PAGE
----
You are conflating two different topics and creating one straw man.  Debt in and of itself isn't bad.  Money as debt is, IMO.  Fiat money combined with fractional reserve banking (our monetary system) is bad.  Virtually all money created in our system begins as debt with interest.  The problem... there isn't enough physical money in the system to pay both the interest and the principle.  So debt not only can't be eliminated, it very mathematically must continually increase.  As the debt increases the interest burden increases until the interest burden overwhelms the productive capability of the system.  You then face cascading defaults and deflationary depression (option A) or you QEX to death to try to stop it, creating inflation in the things that people need, and most likely not having any real effect on prices of things that people own (see housing... and eventually other things as well, I'm guessing).

The straw man is my personal finances. That really has nothing to do with anything in this discussion.  But yes... by virtue of living in a society that doesn't understand what money is, I have put myself in a position where I face the same pending collapse as do you.  I currently have no creditors... but I don't know if that really matters.


PivotalTrades's picture

In the same way "Debt in and of itself isn't bad." "Fiat money combined with fractional reserve banking (our monetary system) is bad." , Fiat money in and of itself isnt bad, in both cases its the misuse. Fiat is more easily abused because it does not posess a self regulating mechanism that a hard currency (gold or commodity backed)  does. Socialist governments missuse the debt because they create the debt for their constituants while expecting some one else to pay their fair share!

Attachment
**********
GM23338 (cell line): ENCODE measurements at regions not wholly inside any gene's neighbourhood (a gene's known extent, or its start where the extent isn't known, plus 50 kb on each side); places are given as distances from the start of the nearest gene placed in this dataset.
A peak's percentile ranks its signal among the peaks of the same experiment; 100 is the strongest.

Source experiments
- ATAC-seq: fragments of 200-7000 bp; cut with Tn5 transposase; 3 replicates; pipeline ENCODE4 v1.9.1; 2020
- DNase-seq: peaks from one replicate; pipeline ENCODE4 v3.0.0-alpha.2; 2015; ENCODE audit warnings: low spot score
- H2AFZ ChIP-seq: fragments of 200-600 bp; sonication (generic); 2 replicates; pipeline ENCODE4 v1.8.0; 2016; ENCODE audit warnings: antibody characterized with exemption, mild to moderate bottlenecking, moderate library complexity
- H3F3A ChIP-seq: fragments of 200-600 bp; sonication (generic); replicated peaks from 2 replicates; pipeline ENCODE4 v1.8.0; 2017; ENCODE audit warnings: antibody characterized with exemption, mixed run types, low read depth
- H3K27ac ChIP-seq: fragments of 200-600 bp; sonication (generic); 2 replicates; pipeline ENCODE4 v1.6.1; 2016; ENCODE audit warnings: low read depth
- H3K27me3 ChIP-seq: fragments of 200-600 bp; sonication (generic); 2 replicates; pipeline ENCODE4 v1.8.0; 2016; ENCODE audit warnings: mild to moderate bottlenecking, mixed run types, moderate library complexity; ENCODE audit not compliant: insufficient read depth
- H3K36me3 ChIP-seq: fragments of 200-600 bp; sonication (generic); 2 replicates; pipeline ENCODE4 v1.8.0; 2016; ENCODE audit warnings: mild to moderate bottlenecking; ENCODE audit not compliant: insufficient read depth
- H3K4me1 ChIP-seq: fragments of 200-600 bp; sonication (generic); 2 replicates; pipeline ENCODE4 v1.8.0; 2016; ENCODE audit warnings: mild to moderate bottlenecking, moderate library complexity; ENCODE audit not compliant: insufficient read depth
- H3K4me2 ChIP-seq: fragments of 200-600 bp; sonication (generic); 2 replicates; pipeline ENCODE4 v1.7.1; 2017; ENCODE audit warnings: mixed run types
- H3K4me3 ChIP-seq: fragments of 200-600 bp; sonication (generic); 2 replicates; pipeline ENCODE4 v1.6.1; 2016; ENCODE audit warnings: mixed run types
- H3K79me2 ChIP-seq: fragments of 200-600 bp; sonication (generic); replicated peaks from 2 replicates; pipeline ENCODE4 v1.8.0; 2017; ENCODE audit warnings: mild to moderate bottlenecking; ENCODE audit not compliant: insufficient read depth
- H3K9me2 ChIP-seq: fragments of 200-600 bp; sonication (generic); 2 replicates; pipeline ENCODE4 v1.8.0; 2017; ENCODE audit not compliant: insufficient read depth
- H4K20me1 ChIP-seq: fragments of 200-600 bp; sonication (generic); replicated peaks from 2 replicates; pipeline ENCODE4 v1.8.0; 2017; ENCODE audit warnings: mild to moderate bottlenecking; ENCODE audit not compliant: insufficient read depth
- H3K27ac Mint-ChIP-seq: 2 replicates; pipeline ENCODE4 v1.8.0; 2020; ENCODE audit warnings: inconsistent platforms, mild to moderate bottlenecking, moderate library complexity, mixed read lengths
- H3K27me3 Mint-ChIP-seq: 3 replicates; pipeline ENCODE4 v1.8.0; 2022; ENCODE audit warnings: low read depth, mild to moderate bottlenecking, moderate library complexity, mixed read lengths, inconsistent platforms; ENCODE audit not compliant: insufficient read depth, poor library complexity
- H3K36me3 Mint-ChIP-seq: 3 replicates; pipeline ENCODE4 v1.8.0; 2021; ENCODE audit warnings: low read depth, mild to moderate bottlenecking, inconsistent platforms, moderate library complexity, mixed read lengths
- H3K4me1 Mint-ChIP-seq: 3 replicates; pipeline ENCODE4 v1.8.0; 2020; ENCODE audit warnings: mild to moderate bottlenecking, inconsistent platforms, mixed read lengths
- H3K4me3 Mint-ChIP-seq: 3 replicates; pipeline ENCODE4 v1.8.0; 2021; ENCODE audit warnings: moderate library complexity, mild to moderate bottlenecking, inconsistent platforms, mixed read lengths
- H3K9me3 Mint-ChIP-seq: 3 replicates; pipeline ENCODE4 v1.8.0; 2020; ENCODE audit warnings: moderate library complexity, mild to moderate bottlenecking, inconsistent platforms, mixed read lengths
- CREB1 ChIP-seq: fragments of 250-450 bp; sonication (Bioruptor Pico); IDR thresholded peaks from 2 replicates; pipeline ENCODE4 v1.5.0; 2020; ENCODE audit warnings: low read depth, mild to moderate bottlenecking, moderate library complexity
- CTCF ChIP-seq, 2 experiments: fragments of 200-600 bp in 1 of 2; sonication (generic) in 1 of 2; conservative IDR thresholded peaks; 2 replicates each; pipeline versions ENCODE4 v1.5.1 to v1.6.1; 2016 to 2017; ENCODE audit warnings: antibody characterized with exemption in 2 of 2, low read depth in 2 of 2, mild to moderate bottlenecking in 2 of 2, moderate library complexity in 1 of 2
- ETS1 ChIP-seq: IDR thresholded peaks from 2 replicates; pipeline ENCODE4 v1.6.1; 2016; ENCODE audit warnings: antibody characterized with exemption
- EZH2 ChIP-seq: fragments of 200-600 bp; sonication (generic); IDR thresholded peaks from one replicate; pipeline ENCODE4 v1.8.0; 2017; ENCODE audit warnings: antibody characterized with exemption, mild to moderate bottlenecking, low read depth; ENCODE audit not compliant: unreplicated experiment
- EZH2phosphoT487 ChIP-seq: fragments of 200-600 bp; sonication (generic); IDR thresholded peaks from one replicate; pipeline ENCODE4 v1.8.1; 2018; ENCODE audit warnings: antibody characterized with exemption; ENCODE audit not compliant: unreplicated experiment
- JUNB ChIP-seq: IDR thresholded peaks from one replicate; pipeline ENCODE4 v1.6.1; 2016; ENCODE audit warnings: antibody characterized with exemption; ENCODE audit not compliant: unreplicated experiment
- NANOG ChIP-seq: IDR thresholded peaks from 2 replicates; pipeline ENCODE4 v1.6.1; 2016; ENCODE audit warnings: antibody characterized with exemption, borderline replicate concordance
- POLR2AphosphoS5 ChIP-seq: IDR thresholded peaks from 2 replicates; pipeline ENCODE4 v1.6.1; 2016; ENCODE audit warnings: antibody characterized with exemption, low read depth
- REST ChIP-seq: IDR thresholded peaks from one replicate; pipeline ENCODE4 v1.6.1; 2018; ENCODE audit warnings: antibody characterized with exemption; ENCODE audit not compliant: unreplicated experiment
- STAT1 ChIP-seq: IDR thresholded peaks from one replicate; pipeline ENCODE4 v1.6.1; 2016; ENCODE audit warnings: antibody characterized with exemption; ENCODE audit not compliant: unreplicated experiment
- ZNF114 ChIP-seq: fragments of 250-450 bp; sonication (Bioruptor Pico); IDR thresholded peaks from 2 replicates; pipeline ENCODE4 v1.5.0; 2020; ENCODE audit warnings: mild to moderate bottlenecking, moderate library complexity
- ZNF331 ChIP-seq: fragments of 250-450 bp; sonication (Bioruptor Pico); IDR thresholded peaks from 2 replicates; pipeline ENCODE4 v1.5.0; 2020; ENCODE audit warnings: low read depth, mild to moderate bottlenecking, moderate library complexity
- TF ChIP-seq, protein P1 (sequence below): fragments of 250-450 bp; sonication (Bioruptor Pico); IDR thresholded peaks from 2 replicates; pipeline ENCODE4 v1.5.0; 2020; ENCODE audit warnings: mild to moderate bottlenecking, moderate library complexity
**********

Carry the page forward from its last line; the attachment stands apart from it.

Panafrican Funktron Robot's picture

I'm glad that you specifically pointed out fractional reserve banking as the mechanism of eventual destruction.  I agree that paper/digital money works correctly in the absence of leverage.  Closely related to this, I would suggest that the one thing the islamists got correct was the tyranny of interest.  In this country we refer to it as the "miracle of compounding interest".  Well, it's not really a miracle to the one paying the interest.  Parallels abound in the proverb "borrower is slave to the lender" / Jesus throwing out the moneychangers.  Conceptually ancient and eternally accurate observations.

PivotalTrades's picture

The money changers were fee operated only certain coinage was exceptable for sacrafices. Again "interest" is not tyranny interest above ability to pay is. Self discipline is the key!

snowball777's picture

Shut up and cut me another line; I'm starting to come down. ;)

SirIssacNewton's picture

The creation of money is really just the creation of debt.  Only the interest that begins to accumulate when the money is issued doesn't exist.  The only way to create the money that must be paid in interest is to create more money (i.e. issue more debt).